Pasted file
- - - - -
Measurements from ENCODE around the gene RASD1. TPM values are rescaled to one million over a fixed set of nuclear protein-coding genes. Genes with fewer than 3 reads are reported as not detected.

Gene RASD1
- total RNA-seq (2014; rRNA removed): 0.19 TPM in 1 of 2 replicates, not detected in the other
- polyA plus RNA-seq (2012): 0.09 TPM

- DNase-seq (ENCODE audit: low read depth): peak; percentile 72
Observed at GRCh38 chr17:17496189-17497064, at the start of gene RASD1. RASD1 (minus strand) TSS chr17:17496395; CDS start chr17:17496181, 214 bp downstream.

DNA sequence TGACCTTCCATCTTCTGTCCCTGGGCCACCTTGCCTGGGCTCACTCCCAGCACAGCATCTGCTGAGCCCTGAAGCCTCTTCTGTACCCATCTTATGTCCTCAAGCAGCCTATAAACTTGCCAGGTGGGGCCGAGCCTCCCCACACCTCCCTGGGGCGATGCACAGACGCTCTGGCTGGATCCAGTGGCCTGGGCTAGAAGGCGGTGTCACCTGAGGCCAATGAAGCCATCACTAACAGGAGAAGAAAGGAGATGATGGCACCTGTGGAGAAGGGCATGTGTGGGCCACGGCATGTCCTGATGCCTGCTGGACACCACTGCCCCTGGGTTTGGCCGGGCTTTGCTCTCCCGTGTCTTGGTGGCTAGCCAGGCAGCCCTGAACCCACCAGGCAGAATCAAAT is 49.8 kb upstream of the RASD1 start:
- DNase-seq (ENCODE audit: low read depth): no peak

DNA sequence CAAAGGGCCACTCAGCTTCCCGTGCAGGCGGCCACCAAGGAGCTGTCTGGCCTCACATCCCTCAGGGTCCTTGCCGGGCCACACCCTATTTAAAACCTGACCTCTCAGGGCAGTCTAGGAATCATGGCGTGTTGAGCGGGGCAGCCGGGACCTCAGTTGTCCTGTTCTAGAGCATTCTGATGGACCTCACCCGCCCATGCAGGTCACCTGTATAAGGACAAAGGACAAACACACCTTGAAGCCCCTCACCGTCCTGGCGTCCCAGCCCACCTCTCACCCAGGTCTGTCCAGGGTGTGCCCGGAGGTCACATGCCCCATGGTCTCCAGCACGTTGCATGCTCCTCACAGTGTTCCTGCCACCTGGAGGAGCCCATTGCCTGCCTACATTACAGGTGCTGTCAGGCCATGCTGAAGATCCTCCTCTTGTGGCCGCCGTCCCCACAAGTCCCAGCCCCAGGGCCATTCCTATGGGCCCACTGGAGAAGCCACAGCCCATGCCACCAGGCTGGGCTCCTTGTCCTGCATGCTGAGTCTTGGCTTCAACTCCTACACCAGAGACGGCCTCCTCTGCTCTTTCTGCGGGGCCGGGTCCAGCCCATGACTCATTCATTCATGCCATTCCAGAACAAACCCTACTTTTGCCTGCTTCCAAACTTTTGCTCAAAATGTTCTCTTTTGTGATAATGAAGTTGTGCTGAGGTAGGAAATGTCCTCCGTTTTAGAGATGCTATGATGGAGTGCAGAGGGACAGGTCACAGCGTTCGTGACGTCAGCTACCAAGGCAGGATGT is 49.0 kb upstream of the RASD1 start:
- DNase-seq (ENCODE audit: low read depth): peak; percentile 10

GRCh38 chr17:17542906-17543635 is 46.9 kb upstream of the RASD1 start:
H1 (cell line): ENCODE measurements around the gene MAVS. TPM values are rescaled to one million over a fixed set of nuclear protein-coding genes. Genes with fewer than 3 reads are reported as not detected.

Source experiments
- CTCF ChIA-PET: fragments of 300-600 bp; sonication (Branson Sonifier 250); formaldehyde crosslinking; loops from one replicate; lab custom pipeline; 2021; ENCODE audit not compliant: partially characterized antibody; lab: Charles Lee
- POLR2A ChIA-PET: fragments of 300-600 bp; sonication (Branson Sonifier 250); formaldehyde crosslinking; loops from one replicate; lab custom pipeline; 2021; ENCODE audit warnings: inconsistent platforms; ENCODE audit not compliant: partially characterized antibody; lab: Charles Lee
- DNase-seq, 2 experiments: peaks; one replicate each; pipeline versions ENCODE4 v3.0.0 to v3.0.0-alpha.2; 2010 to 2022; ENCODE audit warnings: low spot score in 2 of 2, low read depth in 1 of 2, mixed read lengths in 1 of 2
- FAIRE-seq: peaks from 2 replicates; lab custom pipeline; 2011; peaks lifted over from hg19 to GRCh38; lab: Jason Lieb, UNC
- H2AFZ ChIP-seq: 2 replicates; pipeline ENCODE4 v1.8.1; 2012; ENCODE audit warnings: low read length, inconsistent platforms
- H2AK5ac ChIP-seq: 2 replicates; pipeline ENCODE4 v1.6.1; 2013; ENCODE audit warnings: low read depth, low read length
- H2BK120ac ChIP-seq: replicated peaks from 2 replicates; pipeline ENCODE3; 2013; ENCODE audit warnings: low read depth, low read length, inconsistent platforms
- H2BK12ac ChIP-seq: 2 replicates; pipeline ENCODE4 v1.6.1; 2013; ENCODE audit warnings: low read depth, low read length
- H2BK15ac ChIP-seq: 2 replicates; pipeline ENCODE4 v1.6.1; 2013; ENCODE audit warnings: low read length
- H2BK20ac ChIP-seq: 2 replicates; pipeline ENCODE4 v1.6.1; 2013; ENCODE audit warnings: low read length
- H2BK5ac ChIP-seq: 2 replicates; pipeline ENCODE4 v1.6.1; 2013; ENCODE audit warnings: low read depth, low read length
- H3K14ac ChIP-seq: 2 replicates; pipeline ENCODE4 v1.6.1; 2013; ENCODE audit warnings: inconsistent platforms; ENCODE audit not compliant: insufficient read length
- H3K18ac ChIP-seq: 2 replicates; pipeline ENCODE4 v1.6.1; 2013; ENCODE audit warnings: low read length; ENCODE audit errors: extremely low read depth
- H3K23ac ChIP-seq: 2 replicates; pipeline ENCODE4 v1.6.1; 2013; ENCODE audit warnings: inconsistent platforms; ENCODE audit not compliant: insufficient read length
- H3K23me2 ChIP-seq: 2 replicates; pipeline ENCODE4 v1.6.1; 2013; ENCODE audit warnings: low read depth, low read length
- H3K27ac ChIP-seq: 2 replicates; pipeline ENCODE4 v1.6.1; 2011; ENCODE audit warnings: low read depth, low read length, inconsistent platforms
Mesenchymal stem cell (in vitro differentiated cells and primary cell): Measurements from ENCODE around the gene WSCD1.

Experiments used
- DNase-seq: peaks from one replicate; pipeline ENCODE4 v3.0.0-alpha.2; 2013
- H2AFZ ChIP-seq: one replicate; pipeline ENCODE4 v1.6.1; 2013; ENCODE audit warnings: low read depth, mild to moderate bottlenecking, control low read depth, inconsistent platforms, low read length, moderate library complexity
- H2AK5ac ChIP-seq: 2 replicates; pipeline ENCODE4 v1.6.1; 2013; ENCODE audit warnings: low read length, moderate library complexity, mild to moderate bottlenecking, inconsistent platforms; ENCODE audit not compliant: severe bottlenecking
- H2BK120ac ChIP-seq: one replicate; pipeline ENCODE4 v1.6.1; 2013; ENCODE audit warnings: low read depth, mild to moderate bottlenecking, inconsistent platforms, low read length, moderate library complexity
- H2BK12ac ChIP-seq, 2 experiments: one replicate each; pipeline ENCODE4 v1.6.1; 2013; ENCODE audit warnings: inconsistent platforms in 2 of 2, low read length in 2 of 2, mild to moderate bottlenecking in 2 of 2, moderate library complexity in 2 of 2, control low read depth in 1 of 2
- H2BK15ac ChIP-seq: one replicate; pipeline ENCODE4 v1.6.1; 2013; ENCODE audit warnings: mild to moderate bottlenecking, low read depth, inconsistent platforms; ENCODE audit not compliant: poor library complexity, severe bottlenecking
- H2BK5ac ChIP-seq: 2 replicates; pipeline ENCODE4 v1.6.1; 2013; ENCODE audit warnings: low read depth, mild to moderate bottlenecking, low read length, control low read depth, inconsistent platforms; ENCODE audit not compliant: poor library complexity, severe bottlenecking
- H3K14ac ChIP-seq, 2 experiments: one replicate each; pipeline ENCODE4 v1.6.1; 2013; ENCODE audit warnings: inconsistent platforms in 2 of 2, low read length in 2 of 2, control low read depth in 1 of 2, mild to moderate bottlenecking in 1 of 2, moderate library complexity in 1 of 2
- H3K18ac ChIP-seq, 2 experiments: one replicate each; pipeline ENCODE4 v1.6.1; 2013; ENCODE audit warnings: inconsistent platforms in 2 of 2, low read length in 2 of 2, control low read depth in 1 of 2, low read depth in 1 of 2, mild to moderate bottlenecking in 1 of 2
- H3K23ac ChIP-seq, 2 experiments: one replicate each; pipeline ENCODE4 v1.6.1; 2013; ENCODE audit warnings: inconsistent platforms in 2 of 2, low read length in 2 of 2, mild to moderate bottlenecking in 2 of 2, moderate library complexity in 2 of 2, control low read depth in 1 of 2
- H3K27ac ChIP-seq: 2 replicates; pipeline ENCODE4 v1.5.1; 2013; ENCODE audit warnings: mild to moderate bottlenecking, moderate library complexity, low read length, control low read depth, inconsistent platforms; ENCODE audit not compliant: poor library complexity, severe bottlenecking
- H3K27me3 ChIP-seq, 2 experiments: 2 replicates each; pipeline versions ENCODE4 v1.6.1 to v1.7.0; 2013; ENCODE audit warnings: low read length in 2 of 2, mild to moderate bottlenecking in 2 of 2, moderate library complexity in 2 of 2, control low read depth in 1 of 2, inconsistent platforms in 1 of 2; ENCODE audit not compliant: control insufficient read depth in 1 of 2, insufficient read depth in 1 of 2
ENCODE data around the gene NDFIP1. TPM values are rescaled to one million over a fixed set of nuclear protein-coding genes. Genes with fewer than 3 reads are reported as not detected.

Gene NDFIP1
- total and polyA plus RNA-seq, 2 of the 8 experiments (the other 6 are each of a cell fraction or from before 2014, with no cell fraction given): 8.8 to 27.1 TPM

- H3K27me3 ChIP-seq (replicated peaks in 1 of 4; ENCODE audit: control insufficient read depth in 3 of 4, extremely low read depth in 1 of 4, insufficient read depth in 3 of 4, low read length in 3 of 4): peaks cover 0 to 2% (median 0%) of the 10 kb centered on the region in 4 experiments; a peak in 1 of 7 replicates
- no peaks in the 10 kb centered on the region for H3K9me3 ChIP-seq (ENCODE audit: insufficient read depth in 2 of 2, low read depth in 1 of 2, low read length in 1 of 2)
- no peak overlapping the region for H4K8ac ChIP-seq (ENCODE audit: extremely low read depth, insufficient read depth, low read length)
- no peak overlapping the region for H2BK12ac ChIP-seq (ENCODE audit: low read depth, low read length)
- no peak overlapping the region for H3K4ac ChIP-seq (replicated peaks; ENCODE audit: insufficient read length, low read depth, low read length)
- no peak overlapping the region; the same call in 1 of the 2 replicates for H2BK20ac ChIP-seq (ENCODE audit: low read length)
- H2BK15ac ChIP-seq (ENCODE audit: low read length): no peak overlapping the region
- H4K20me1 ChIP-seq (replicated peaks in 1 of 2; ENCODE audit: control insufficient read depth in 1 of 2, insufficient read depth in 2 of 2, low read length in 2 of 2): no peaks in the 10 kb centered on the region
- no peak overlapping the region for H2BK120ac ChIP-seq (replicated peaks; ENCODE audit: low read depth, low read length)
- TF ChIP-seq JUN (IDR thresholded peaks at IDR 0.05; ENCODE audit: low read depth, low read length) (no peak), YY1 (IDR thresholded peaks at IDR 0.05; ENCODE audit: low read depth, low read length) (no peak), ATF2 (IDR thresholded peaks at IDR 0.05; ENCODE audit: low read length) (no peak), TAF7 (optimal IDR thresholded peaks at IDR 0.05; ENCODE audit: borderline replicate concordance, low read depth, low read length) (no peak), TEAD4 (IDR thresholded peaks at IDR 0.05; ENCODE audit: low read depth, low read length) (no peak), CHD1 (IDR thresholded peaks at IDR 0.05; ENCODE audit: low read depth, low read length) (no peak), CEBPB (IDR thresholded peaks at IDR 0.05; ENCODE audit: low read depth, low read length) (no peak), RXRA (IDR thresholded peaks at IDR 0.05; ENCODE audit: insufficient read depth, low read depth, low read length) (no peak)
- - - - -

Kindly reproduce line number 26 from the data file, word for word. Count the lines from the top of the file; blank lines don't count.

- H3K18ac ChIP-seq: 2 replicates; pipeline ENCODE4 v1.6.1; 2013; ENCODE audit warnings: low read length; ENCODE audit errors: extremely low read depth